Wednesday, April 18, 2012

Sad Seoul

Professor Ha-Joon Chang has a very interesting article on the prevalence of unhappiness in South Korea, despite that country's successful development into a modern industrial nation. Prof. Chang places much of the blame for South Korean sadness on the neoliberal reforms that have been enacted in the country since the 1997 financial crisis. A great read.


  1. A friend of mine is in Korea right now as an English teacher. He sees first hand how competitive things are over there, especially regarding young people. They get very stressed out over getting ahead, as their only options are either that or be left behind economically. Of course, consumerism is also rampant over there. Apparently, it is socially acceptable to take a loan with an impossible interest rate just to buy a new car; if the loan becomes so stressful to pay off and life becomes miserable because of it, it is socially acceptable to commit suicide over it.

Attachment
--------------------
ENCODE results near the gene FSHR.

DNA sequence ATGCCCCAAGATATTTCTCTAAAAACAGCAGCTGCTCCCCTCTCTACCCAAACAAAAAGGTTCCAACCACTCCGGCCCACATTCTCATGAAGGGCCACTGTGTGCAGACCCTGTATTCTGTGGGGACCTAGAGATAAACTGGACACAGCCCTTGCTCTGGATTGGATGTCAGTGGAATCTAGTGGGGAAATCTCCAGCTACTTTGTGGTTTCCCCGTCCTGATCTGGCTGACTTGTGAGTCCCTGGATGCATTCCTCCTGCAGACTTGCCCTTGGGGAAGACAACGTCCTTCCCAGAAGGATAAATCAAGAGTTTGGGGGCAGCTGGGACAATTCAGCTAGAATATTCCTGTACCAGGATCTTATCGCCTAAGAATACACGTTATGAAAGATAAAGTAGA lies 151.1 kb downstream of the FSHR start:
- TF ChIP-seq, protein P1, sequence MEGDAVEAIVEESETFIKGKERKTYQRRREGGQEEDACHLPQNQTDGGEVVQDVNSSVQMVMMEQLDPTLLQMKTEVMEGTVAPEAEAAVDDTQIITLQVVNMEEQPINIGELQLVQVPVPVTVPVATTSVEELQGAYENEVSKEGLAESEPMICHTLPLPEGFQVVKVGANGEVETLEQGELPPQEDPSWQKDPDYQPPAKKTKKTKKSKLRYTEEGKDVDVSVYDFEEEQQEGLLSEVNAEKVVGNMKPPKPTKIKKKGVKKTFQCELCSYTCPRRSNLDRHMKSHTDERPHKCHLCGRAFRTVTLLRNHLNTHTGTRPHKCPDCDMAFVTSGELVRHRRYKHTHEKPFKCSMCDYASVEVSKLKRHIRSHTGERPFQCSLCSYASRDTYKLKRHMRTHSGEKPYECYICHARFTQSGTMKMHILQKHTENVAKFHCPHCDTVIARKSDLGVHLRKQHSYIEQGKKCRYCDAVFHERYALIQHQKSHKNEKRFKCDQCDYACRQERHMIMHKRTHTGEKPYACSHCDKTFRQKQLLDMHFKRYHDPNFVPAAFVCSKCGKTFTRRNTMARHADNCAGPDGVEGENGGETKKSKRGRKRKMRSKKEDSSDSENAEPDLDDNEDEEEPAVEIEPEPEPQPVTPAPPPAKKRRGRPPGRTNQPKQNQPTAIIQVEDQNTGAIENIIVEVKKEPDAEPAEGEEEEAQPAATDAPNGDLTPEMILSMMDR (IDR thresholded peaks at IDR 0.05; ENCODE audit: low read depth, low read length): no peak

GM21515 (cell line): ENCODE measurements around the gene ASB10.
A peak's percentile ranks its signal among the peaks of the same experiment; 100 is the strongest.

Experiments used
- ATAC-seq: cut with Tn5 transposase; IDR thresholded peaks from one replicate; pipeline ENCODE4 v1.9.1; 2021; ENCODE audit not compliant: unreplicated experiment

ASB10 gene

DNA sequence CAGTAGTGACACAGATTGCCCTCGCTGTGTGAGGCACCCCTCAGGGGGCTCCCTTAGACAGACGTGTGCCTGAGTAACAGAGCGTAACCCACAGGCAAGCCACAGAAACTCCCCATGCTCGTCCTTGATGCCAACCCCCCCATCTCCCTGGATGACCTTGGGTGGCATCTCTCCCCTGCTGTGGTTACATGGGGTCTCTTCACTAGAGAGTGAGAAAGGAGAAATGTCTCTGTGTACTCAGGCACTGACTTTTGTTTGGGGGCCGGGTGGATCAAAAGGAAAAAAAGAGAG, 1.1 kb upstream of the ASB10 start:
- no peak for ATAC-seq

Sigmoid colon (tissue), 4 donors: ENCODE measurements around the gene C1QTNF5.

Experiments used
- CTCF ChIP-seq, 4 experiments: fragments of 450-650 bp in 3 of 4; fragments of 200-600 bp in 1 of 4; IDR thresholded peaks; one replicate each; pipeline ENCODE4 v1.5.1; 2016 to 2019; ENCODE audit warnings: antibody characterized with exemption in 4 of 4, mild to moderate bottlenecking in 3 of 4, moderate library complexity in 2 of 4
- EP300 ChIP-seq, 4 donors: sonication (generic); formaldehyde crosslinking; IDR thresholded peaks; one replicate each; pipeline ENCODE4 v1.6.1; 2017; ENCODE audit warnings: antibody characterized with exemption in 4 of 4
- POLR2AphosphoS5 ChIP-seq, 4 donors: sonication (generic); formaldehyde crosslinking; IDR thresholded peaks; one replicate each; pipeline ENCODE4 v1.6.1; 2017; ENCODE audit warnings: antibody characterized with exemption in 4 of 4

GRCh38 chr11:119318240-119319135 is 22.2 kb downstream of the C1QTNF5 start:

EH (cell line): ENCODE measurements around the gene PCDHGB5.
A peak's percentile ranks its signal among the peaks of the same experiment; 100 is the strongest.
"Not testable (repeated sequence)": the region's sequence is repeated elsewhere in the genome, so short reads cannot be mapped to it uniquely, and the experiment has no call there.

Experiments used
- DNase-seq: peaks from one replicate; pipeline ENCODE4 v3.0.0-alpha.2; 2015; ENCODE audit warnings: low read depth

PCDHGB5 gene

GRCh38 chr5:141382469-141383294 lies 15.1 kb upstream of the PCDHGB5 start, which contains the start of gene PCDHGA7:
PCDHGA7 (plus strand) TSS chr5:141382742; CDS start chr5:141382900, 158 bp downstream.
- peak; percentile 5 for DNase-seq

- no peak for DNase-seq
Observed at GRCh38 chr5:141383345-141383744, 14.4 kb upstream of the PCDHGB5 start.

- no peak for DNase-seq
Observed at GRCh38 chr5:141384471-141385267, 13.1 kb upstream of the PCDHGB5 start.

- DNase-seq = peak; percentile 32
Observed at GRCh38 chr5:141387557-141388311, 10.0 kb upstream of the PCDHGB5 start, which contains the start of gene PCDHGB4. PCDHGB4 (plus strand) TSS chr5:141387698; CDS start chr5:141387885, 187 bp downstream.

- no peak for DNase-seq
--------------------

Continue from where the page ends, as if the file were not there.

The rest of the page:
It is very important to understand that despite what the libertarians or other "free market" proponents claim, happiness cannot be measured on massive profit margins. And that last thing Korea needs is a more competitive culture.

  2. Nice article, thanks for the information.

  3. Hi CA,

    Thanks for the comment. I couldn't agree more. I think there is an important story to be told about the downsides of development and prosperity as shown by the example of South Korea. There must be a way to create a more balanced society.

    Hi Rental,

    No problem!